ASSA14-03-26 Cellular repressor of E1A stimulated genes antagonise inflammation in RAW 264.7 cells via autophagy-lysosome pathway

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Macrophage inflammation plays an important role in the pathogenesis of atherosclerosis. In this study, we investigated the involvement of cellular repressor of E1A-stimulated genes (CREG) in tumour necrosis factor-α (TNF-α)-induced macrophage inflammation, and explored its inhibitory capacity and mechanisms to assess its potential as a therapeutic reagent for atherosclerosis.


RAW 264.7 mouse macrophage-like cells were transfected with CREG siRNA to down-regulate the expression of CREG. The expression of CREG, cathepsin B, cathepsin L, LAMP1, IGFIIR, LC3, Beclin 1, p62 and Tubulin was identified by Western blot. The amounts of IL-6 and MCP-1 secreted into the cell culture supernate and expressed in the tissue lysates were determined using ELISA kits. Colocalization of anti-His and anti-cathepsin B/ cathepsin L/ M6P/IGFIIR/ LAMP1 was determined by immunofluorescence analysis and confocal microscopy. Lysosomal visualisation was carried out using the Lysotracker Red staining. Accumulation of autophagosomes and autolysosomes were detected in CREG-treated and CREG down-regulated cells using electron microscopy. The interaction between the exogenous recombinant CREG protein and cathepsin B, cathepsin L and IGFIIR were studied with immunoprecipitation analysis. Male ApoE−/− mice (n = 40, age 10 weeks, 20–25 g) were fed a high-fat, high-cholesterol diet containing 21% fat and 1.3% cholesterol for 16 weeks. The mice underwent sham operation or were infused with CREG protein (Abcam, UK) at a rate of 30 μg/kg/d during the 4–12 weeks by an osmotic mini-pump. Aortas were collected for oil red O and hematoxylin-eosin staining to assess atherosclerotic plaques. The expression of CD68 and MCP-1 in the atherosclerotic plaques was detected by the immunohistochemical staining.


We confirmed that CREG played an important role in TNF-α-induced macrophage inflammation and had anti-inflammatory effects in RAW 264.7 mouse macrophages induced by TNF-α. Results of ELISA assays showed that the amount of IL-6 and MCP-1 secreted into the cell culture supernate decreased in a dose-dependent manner in the RAW 264.7 cells supplemented with exogenous recombinant CREG protein and increased in those knocking down of CREG expression by siRNA. Gain-of-function and loss-of-function experiments revealed that CREG promoted autophagy in TNF-α-induced RAW 264.7 cells. The numbers of autolysosomes increased in RAW 264.7 cells following treatment with CREG protein while less autolysosome were seen in those transfected with CREG siRNA. Meanwhile, exogenous CREG protein induced autophagy with significant increased autophagosome-bound LC3-II and Beclin 1 abundance and decreased the level of p62. Increment of LC3-II and Beclin 1 and accumulation of p62 in CREG down-regulated cells suggested accumulation of autophagosomes and impairment of autophagy. Using the autophagy inhibitors 3-methyladenine and bafilomycin A, we demonstrated that autophagy played an important role in attenuating TNF-α-induced inflammation. Immunofluorescence analysis and western blotting showed that CREG protein stimulated the expression and maturation of cathepsin B and cathepsin L and induced the biogenesis of lysosomes, while CREG deficiency reduced lysosome biogenesis. Since lysosomal activity is essential to autophagy, we deduce that CREG may mediate the regulation of autophagy via its effects on lysosomes. Exogenous CREG protein was located in lysosomes, as shown by confocal microscopy and immunoprecipitation analysis. CREG protein played a critical role in the distribution but not in the expression of mannose-6-phosphate/insulin-like growth factor II receptor (M6P/IGFIIR), as demonstrated by western blotting and immunofluorescence analysis. In vivo experiments indicated that CREG protein alleviated the development of aortic atherosclerosis and affected inflammation and autophagy in aortas of ApoE−/− mice. Haematoxylin-eosin staining showed that the aortic lesion area was significantly reduced in the CREG-treated mice compared with those in the control group. The expression of MCP-1 in arterial tissue detected by ELISA assays and CD68, a marker of active macrophages and MCP-1 in atherosclerotic lesions of aortic root sections determined by immunohistochemical staining were all decreased in CREG-treated group. Furthermore, Western analysis of aorta lysates showed increased autophagosome-bound LC3-II abundance and p62 consumption in CREG-treated group.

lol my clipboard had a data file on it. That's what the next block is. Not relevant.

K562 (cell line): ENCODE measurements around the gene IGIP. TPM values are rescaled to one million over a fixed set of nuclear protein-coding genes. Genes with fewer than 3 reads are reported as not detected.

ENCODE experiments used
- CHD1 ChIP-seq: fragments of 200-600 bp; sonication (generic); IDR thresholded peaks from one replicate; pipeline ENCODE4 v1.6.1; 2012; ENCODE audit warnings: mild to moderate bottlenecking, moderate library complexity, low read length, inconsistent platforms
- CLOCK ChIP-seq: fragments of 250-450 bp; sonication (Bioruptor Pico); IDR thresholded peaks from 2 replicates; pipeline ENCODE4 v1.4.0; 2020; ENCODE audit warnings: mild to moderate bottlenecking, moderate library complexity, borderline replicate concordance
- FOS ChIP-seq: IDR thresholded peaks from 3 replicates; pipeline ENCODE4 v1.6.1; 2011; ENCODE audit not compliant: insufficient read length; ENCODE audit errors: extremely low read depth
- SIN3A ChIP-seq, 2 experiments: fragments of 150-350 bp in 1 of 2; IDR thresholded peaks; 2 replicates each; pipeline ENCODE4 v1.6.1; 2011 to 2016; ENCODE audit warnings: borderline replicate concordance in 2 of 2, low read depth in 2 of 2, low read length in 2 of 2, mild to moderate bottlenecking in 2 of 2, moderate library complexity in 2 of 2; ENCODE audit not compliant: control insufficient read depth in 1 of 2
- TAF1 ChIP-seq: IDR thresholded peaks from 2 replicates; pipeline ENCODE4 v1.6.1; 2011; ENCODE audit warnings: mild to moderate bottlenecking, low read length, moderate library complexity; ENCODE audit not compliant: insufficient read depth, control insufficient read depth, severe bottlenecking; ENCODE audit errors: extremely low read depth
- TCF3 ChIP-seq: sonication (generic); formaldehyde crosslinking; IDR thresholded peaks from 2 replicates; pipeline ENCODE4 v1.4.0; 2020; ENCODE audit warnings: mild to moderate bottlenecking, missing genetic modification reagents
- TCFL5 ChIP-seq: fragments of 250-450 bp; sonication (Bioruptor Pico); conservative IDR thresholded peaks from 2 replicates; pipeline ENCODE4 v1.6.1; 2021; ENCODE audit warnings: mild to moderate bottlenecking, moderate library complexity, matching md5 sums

CREG inhibits macrophage inflammation and promotes autophagy mediated by lysosome biogenesis, which is related to the distribution of M6P/IGFIIR. CREG may represent a new therapeutic target against atherosclerosis.

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